Thursday, 23 September 2010

Green & Gold - can Ireland lead the world in Clean Energy?

John Travers has authored a book on the prospects of Ireland as a world leader in Clean Energy technology.
The book speaks in plain English, and will appeal to a wide audience outside the technical and engineering domains.
It goes through all the main forms of renewable energy, explains the technology with illustrations and discusses the resource in both a general way and as potentially applied in the Irish energy sector.
The book achieves the enviable feat of maintaining an upbeat and optimistic tone, while keeping a lid on the extent of future renewable energy resource exploitation.
It is peppered with anecdotes, such as the night of the "Big Wind" in 1839, the most devestating storm in recorded Irish history.
It doesnt shirk the thorny topic of nuclear energy, explaining again in non-technical lingo the concepts of nuclear energy and its history in Ireland.
And what of biofuels, a thing Travers knows a thing or two about as CEO of a biofuel company? He outlines how Ireland could source 10 to 12% of its transport fuel needs from indigenous resources, and explains the various feedstocks and technologies that can be used to meet that target.

Looking to the future of renewable energy, Travers outlines some carrot and stick incentives to use renewables to meet 20% of Irish energy needs by 2020 and postulates that 80% could be met by 2050. To do so would exceed the EU legislation that sets out a 16% renewable energy target for Ireland by 2020.
The proposals are considered and do address the main barriers to renewable energy - grid connection difficulties, access to finance, extremely protracted and difficult planning environment and lack of public acceptance, to name but a few.

It is a good read, and will have appeal to a wide group of readers from policy-makers to investors to students.
It is available to order online here.

Monday, 30 August 2010

Joe Barry delivers verdict on forestry cuts

Appearing in the farming indo last week (24th Aug), Joe Barry, seasoned journalist and forestry expert has shed light on the forestry plans and budget of the Dept of Agriculture.
According to Joe, the forestry budget drops from €104m this year to €84m for the next five years.
This means there is little chance of achieving afforestation targets of 10,000 ha/year.
While I am unsure how some of the more colourful ideas (getting rid of the senate) would solve the defecit in our national forestry budget, the message is loud and clear:
"Growing our own timber is the perfect, sustainable, renewable means of producing the raw materials for construction and fuel.... Forestry is delivering an excellent return to the exchequer."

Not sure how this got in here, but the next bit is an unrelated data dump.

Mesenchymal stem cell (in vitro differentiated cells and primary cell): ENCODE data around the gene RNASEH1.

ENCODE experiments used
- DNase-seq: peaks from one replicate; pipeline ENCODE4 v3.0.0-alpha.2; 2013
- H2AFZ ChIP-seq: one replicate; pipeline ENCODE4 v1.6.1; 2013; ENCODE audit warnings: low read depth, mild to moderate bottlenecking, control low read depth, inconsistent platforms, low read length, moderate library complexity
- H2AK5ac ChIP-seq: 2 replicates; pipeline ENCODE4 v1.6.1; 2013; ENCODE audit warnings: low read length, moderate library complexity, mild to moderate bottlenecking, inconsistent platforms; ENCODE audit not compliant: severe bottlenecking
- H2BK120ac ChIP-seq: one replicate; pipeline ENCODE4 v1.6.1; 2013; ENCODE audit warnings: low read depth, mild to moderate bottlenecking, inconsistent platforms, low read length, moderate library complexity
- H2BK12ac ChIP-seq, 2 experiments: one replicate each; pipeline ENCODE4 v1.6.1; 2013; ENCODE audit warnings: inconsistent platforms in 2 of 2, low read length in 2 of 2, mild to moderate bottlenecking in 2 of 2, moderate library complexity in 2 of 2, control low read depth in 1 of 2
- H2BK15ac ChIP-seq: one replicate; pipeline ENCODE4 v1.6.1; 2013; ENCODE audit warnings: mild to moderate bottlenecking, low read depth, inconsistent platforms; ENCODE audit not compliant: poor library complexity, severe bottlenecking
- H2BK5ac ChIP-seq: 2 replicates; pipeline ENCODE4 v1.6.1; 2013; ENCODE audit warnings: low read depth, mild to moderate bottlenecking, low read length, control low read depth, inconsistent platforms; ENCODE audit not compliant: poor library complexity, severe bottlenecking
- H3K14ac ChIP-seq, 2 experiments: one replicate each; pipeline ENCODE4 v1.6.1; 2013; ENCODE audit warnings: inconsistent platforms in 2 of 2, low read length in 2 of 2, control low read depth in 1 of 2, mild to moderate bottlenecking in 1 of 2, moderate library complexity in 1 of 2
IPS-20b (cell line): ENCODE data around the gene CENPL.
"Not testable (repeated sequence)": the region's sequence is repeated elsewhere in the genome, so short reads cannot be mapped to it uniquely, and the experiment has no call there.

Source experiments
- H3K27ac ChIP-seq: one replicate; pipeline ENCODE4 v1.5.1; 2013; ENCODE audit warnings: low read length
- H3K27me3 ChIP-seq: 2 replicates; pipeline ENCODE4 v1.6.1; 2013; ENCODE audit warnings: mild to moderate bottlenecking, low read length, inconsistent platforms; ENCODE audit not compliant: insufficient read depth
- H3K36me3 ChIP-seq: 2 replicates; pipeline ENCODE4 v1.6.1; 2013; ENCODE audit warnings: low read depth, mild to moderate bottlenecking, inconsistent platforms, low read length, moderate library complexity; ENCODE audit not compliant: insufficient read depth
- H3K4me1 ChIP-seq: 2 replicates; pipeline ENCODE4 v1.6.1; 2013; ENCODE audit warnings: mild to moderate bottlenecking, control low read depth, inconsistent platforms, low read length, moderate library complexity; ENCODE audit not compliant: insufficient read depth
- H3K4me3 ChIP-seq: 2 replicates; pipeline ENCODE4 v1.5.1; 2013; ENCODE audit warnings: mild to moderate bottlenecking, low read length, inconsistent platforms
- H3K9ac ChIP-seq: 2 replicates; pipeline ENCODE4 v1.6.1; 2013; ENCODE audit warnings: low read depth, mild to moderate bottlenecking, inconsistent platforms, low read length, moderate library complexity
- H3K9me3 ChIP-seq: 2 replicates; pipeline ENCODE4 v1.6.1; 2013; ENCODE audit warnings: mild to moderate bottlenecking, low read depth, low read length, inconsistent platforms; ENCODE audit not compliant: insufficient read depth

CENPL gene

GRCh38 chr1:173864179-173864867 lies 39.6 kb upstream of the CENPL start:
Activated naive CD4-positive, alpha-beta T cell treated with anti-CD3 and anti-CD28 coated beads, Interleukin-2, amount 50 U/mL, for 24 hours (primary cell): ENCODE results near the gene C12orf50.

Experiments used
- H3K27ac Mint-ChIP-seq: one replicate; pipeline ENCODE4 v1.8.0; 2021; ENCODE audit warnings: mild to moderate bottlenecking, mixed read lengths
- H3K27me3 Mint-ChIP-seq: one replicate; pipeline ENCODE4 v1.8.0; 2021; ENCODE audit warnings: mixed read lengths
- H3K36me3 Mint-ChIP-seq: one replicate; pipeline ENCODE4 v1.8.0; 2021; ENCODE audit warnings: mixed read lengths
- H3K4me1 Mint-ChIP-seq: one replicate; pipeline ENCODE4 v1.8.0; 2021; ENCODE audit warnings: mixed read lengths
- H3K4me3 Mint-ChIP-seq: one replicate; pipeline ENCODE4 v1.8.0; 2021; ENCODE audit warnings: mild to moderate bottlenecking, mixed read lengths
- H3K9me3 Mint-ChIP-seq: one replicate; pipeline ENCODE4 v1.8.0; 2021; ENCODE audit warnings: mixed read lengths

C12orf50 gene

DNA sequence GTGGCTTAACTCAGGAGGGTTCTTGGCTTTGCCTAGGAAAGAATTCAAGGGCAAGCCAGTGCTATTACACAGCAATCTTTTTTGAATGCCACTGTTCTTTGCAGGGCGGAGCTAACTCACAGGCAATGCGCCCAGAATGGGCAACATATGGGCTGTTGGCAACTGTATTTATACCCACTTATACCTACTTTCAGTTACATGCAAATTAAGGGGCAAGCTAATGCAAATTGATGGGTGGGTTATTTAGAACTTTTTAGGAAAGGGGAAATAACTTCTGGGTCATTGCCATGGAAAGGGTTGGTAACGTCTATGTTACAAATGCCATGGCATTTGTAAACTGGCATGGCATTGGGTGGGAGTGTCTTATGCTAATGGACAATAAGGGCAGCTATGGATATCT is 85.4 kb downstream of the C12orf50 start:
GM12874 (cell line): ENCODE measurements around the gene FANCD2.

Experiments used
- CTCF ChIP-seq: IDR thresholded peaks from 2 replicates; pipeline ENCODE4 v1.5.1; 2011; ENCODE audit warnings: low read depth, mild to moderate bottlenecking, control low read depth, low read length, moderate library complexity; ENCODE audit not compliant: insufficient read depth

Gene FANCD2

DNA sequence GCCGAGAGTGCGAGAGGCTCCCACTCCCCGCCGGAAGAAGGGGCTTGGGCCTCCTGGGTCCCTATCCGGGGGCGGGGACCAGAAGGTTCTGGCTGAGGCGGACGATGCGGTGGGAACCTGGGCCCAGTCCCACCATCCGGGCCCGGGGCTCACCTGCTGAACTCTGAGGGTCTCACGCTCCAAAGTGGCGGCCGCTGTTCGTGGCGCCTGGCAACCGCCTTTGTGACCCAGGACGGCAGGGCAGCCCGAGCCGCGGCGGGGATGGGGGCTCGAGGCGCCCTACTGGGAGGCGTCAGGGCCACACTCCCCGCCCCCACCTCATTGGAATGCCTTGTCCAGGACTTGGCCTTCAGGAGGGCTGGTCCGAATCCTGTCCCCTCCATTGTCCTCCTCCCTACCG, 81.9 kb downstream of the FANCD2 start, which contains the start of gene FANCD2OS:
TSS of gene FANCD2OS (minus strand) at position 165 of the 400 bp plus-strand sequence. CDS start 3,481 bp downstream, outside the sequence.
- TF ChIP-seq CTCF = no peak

Public support for afforestation and maintenance of forests must be maintainted.
Read Joe's article here

Thursday, 19 August 2010

America says no - Ireland says YES to biomass

A full-page article appeared in the Sunday Times on 15th August under the heading "America says no to biomass". It concerns a planned 50MW biomass power station in Massachusets. The plant would power 45,000 homes with a carbon-neutral biomass supply.
The principal cause for objection is that the plant would "destroy" trees, and it is referred to as an incinerator.

The objectors seem to not accept the fact that trees are a renewable crop. This reeks of NIMBYism. Burning trees for energy use is a perfectly reasonable use of biomass resources, as is the printing of newspapers. The carbon-dioxide emitted during the burning of wood is sequestered by the trees as they grow, in a sustainable carbon cycle.

Objectors have also seized upon a report from the Manomet Center for Conservation Sciences, who provide the following helpful update on their Biomass Sustainability and Carbon Policy Study: "Manomet has issued a statement to aid in the interpretation of some of the misleading press coverage that followed the release of the report...One commonly used press headline has been ‘wood worse than coal’ for GHG emissions or for ‘the environment.’ This is an inaccurate interpretation of our findings."

The term incinerator is a rather negative way to describe a biomass power plant. Would a coal power plant be referred to as an incinerator? If we do not embrace biomass as a renewabe fuel for electricity, then, indeed, coal and peat "incinerators" are the very real prospect of our future electricity needs.
In Ireland, the main use of biomass in the electricity sector will be the displacement of peat and coal in our existing power plants with 30% biomass fuel by 2015.
This will be done from a combination of sustainable Irish biomass fuels. Biomass will come from well managed farm forests, from new energy crops such as willow and miscanthus and from other sustainable biomass.